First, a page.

Take the 2-minute tour ×
Stack Overflow is a question and answer site for professional and enthusiast programmers. It's 100% free, no registration required.

I am going to store string arrays in an array in C.

For example

{
{"hello", "world"},
{"my", "name", "is"},
{"i'm", "beginner", "point", "makes"}
}

I'd like to store above data.

I tried to use

char *arr1 = {"hello", "world"};
char *arr2 = {"my", "name", "is"};
char *arr3 = {"i'm", "beginner", "point", "makes"}

But I don't know how to store those arrays in one array.

Thanks in advance.

ps.

How to print all element with?

const char **arr[] = {arr1, arr2, arr3};
share|improve this question

2 Answers 2

up vote 9 down vote accepted

If you want a char** array, just do :

const char *arr1[] = {"hello", "world", NULL};
const char *arr2[] = {"my", "name", "is", NULL};
const char *arr3[] = {"i'm", "beginner", "point", "makes", NULL};

const char **arr[] = {arr1, arr2, arr3, NULL};

Note that the NULL terminators are here to keep track of the different arrays' sizes, just like in a NULL-terminated string.

int i, j;
for(i = 0; arr[i] != NULL; ++i) {
    for(j = 0; arr[i][j] != NULL; ++j) {
        printf("%s ", arr[i][j]);
    }
    printf("\n");
}

Which would outputs :

hello world
my name is
i'm beginner point makes
share|improve this answer
    
Thanks for your answer. But could you help me how to pull from arr[]? arr[0] returns only first element of arr1[]. –  user2433045 May 29 '13 at 15:19
2  
How do you tell how many strings are in each of arr[0], arr[1], arr[2]? One simple semi-conventional way would be to have a null pointer at the end of each sub-array: char *arr1[] = { "hello", "world", 0 }; –  Jonathan Leffler May 29 '13 at 15:27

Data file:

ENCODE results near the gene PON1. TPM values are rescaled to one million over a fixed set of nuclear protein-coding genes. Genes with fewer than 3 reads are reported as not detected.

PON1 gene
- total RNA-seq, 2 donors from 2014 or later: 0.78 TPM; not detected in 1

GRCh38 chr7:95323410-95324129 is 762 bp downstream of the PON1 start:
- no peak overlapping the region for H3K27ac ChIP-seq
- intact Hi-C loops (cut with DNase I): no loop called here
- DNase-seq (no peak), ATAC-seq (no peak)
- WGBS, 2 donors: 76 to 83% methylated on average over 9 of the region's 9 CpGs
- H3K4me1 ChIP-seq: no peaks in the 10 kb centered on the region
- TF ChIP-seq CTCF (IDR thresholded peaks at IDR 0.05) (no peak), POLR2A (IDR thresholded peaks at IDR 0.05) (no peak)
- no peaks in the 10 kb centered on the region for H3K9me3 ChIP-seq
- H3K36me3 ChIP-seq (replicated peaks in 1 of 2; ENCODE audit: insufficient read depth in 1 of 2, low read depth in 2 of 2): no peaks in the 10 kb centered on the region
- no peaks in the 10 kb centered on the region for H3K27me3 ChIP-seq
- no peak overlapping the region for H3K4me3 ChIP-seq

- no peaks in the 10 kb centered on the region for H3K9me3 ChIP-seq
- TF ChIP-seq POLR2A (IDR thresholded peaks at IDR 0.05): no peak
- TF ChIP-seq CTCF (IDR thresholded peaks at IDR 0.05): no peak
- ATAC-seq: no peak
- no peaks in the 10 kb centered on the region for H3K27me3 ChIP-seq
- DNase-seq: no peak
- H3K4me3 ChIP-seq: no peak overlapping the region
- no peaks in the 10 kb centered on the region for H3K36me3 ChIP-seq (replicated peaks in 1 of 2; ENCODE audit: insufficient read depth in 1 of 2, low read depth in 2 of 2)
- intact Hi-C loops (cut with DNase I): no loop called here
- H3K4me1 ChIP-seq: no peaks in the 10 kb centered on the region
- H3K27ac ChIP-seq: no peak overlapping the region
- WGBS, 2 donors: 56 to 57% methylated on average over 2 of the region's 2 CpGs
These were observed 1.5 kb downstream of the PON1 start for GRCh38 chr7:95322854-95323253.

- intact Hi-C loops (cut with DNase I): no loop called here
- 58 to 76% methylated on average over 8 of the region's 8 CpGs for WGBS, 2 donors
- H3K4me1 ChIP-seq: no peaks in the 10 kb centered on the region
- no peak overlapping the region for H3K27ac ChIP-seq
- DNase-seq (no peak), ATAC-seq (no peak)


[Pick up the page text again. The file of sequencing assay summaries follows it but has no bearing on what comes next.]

2  
@JonathanLeffler indeed the NULL terminated array seems to be simpler than keeping array sizes. –  zakinster May 29 '13 at 15:31
1  
@user2433045 What do you mean by the array of arr[] ? arr is an array of char**, arr[0], arr[1] and arr[2] are arrays of char*, arr[i][j] are actual strings (char*). Since arr[0] is an array of char*, you would have to do char** temp = arr[0]. –  zakinster May 29 '13 at 15:48
1  
FYI, using C99 compound literals, you can initialize arr in one go without the arr1 sub-variables: const char **arr[] = { (const char *[]){ "hello", "world", NULL }, (const char *[]){ "my", "name", "is", NULL }, (const char *[]){ "i'm", "beginner", "point", "makes", NULL }, NULL, }; (which looks better when formatted on multiple lines). –  Jonathan Leffler May 29 '13 at 16:31

Unlike my initial assessment, it can be done with a single literal.

#include <stdio.h>

int main()
{
    char* arr[3][4] = {
      {"hello", "world"},
      {"my", "name", "is"},
      {"i'm", "beginner", "point", "makes"}
    };

    printf ("%s", arr[2][3]);
    return 0;
}

Arrays 1 and 2 will be padded by zeroes at the end to be of length 4.

output:

makes

Tested it here: http://ideone.com/yDbUuz

share|improve this answer
    
Note that you're technically allocating more char** pointers than actually needed, and you don't initialize them. Is this C-standard compliant or compiler tolerated ? –  zakinster May 29 '13 at 15:41
    
@zakinster, I don't have my copy of the standard handy, but it's tested on gcc with strict warnings. I'm pretty sure it's standard compliant, one-dimensional arrays are zero padded to fill length constraints, I don't see why it won't translate to higher dimensions. As for the extra memory, it kind of depends on the data. Your approach will require an extra pointer for every array regardless of the number of pointers in it. Mine will require less NULL pointers for certain arrays length distributions. But this approach is mostly anecdotal, anyway. –  StoryTeller May 29 '13 at 15:54

Your Answer

 
discard

By posting your answer, you agree to the privacy policy and terms of service.

Not the answer you're looking for? Browse other questions tagged or ask your own question.